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The days of companies relying on the customer service department to manage every complaint and challenge are all but completely gone.  Businesses are most effective when employees in every department have the same facts on hand to solve problems quickly and efficiently and to do it accurately on initial contact.  Doing so will reduce irritation and foster a healthier business/client relationship (I think we all know that transferring clients from one department to the next only exacerbates the problem).

Let’s be honest, it’s all about management and employees working in sync and keeping the lines of communication open and silos torn down. 

As a side note, I’d like you to consider this thought: when asking, “How was the service?” and the client says, “Fine”, you may have a problem on your hands.  “Fine” can mean, “The service was on point” or it could mean “I’m never going to return to your store”.  On the internet I found a funny phrase on posters and quote boards that support my claim that the word “fine” has a double meaning.  It says, “Fine is not fine! The scale goes Great, Good, Okay, Not Okay, I Hate You, Fine!”.

Now while that may be an exaggeration of sorts, we should take a look at a few ideas on how to build an effective customer-centric team so that when clients say “fine”, they mean the service was great !

  • Make sure everyone in the company understands the company’s core values.  Empower the team so that they can make decisions with minimal management involvement.  Be sure they understand your firm’s customer satisfaction accountability standards.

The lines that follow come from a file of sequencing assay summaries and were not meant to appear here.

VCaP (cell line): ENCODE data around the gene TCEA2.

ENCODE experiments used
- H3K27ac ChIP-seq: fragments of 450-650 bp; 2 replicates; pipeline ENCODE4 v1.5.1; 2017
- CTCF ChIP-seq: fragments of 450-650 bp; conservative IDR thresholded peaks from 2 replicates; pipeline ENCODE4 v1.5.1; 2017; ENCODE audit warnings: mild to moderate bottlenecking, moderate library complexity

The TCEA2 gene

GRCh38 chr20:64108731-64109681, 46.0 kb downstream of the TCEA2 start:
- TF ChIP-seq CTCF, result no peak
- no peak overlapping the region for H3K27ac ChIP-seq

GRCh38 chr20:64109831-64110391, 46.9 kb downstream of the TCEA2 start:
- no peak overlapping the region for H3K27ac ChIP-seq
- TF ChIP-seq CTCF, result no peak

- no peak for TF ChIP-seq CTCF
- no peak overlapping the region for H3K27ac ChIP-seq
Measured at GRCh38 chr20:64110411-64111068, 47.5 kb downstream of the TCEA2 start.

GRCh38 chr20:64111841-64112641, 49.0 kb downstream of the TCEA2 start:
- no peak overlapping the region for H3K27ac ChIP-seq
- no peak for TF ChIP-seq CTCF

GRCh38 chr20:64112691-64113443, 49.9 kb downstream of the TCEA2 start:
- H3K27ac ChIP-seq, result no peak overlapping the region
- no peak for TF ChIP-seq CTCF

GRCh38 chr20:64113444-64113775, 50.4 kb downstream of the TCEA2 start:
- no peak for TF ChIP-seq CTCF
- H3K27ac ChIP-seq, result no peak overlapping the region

• Employees must understand the roles they play in the company.  Everyone has two jobs… (1) the one for which they were hired based on their skill set and credentials and (2) providing outstanding customer service to every customer every time—this includes internal/external customers, vendors, and suppliers.
  • Employees must have control over customer interactions (via live chat, telephone, written communication, social media…) because it conveys the notion that they are taking ownership in solving the problem.  They will understand that taking a stake in the matter will give them a voice during training sessions and teachable moments in sales/staff meetings.
  • Your team must understand your company’s customer philosophy (if none exists, by all means create one).  This is not to suggest that you should eliminate the customer service policy, however, the policy is consulted to resolve situations after they occur;  the philosophy is a proactive document; its tenets should be implemented on a daily basis to solve challenges before they occur.

Remember, your clients compare the service they receive from you with the service they receive from other businesses across all industries.  They want and expect an outstanding engagement each time they interact with you.  The best way to make that happen is to have a cracker jack team in every department of your company that is ready, willing, and able to deliver impeccable service !

Make it a great day and continue to be exceptional !

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